Health

It Takes This Long on Your Phone to Lose Control of Your Car

California law prohibits hands on a phone while driving

After her 19-year-old cousin was killed by a texting driver, Lupe Nambo, of Midtown, California, sets her phone to “do not disturb” when driving, so she is not tempted to grab the phone for any reason. She hopes a new law prohibiting hands-on use of a phone, going into effect Sunday in California, causes less smartphone use among the distracted drivers she sees on the road.

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“No matter how much people say they can multitask, it is hard to focus on two things at the same time,” Nambo told the Sacramento Bee. “It is a big distraction.”

Simply talking on a cellphone gives drivers the reflexes of an intoxicated person. Experts say 2 seconds is enough to put a deadly accident in motion, and the National Highway Traffic Safety Administration (NHTSA) says taking your eyes off the road for 5 seconds, while traveling at 55 mph, equates to driving the length of a football field blind.

Two seconds is enough to put a deadly accident in motion.

The new California law (AB 1785) prohibits even holding a phone while driving and limits drivers to one single swipe to turn off a feature if the phone is attached to the dashboard.

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The law serves to close the loopholes in existing cellphone use laws. Forty-six states prohibit text messaging while driving, but drivers today use their phones for other features, like posting social media updates, taking pictures and video, scrolling through long playlists of music — and sending messages, getting directions, and accessing vital information.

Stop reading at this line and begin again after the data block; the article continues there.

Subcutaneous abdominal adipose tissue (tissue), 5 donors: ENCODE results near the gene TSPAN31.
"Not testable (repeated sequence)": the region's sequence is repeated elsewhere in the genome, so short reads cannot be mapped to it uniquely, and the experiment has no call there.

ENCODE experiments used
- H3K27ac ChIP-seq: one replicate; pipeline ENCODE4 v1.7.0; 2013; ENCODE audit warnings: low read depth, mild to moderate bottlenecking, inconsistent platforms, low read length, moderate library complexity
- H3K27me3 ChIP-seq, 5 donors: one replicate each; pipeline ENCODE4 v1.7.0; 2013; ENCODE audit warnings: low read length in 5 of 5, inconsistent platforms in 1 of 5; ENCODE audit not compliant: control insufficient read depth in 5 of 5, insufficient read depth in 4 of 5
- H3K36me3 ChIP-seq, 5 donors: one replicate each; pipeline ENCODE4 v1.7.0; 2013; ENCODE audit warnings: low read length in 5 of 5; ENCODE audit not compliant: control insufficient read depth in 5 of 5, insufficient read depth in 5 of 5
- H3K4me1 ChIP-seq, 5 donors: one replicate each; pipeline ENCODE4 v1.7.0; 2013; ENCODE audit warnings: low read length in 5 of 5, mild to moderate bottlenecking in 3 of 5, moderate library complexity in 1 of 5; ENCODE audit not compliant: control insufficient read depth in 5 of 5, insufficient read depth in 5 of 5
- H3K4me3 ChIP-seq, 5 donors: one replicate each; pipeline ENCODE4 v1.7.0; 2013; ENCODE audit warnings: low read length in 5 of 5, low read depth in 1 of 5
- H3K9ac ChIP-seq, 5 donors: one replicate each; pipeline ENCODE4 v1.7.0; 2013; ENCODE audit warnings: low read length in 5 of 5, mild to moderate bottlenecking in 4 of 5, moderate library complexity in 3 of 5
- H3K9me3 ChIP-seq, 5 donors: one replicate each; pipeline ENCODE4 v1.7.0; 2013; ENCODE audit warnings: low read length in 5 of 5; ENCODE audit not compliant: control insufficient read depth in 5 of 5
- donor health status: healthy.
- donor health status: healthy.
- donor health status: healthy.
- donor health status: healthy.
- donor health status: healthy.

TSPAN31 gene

It’s no wonder inattentive driving is an everyday occurrence, especially among young, technology-driven people. For drivers under age 18, 38 states prohibit all use of cellphones, and two additional ones prohibit texting.

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Enforcement of new and old laws is another story.

Despite existing laws in many states, it is still estimated that 80 percent of car crashes are caused by distracted driving. The number might be higher, since it is sometimes impossible to tell after a crash if distraction played a part in the incident. Traffic enforcement officers may have to pay more attention to distracted drivers and less to speeding drivers.

Even with new laws, drivers themselves have to commit to make any real change in inattentive driving.

Related: Texting and Driving Put Us Over the Line 

In a survey by AAA, more than 90 percent of drivers agreed cellphones were distracting and found it “unacceptable” for people to text, talk, or send emails while driving. However, 35 percent of the same people admitted texting and 66 percent admitted to talking on the phone while driving.

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